I don’t plan on watching the Republicans’ “debate” tonight. Even if I were a Republican I doubt that I could do it without snickering. However, over at Gallup Frank Newport has a good post on the questions that would be asked if the people of the United States were asking the questions. Based on polling data, here are the issues that the American people want to know about:
First question: How do you propose to fix the U.S. economy?
Second question: How do you propose to deal with the people’s record-low confidence in Congress and the elected representatives they send to Washington?
Third question: What do you propose to do about race relations in this country?
Fourth question: What do you propose to do about immigration and individuals living in this country illegally?
Fifth question: What do you propose to do about jobs?
Sixth question: How do you propose to deal with declining moral, family and ethical values in this country?
Seventh question: How do you propose to deal with the federal budget deficit?
Eighth question: What do you propose to do about poverty?
Ninth question: How do you propose to deal with crime and violence?
Tenth question: How do you propose to improve the education our children receive?
Eleventh question: How do you propose to make healthcare more accessible and affordable?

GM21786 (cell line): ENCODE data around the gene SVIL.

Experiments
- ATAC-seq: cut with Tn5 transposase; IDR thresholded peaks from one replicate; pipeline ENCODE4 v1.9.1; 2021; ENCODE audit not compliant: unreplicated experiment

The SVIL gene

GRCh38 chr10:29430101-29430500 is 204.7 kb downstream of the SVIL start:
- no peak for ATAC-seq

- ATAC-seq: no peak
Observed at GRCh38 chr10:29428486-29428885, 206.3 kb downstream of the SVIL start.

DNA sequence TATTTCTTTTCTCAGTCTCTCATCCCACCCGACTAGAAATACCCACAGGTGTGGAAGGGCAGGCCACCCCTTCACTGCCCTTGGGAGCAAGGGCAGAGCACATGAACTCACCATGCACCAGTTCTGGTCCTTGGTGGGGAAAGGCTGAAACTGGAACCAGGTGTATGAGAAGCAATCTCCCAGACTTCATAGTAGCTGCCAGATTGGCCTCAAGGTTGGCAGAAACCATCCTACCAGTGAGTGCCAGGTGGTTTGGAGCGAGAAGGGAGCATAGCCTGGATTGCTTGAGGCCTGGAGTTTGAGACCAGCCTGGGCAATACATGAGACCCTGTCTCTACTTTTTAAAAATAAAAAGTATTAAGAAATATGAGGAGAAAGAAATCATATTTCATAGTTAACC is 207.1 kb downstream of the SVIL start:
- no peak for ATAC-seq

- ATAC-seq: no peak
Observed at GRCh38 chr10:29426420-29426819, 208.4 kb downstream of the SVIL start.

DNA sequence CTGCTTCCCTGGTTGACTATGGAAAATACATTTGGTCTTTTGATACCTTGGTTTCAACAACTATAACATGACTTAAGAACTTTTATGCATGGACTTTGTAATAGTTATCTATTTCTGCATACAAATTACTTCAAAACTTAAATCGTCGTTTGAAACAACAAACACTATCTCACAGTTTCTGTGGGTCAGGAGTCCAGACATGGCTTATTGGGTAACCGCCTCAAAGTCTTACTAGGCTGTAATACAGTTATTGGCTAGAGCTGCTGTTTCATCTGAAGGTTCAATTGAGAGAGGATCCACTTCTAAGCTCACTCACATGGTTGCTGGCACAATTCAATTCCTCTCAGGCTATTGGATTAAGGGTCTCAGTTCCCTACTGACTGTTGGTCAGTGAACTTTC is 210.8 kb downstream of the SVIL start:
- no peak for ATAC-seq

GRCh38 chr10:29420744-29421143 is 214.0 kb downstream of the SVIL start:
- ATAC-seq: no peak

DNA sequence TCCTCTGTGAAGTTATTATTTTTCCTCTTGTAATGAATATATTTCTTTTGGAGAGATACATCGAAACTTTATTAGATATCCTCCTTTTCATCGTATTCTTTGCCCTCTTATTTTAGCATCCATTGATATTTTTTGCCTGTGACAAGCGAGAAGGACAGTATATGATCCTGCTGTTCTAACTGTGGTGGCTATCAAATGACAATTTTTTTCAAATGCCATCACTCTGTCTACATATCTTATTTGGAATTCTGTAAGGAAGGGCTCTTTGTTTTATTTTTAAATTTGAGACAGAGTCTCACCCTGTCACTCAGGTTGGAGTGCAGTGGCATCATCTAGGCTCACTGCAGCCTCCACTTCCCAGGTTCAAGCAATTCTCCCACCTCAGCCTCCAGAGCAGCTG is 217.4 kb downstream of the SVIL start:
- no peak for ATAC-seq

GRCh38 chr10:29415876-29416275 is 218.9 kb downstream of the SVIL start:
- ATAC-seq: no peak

While I think those are all good questions, those aren’t the questions I would ask. I think those are questions they should be asking the governors of their states.
Limiting myself to just four questions, the questions I’d ask are:
- Under what circumstances should the U. S. use force against another country?
- Under what circumstances should the U. S. enter into treaties with other countries?
and two questions I honestly never thought would need to be asked:
- How do you interpret Article II, Section 2, Clause 2
[The President] shall have Power, by and with the Advice and Consent of the Senate, to make Treaties, provided two thirds of the Senators present concur…
of the U. S. Constitution?
- What does Article II, Section 3, Clause 5
he shall take Care that the Laws be faithfully executed
mean to you?
To pile absurdity on top of banality, NPR has asked the candidates what questions they would ask each other. It has been a common observation that the candidate who offers the most optimistic view of America and its future generally goes on to win the general election. Which candidate, depressingly, accomplishes that in the question asked?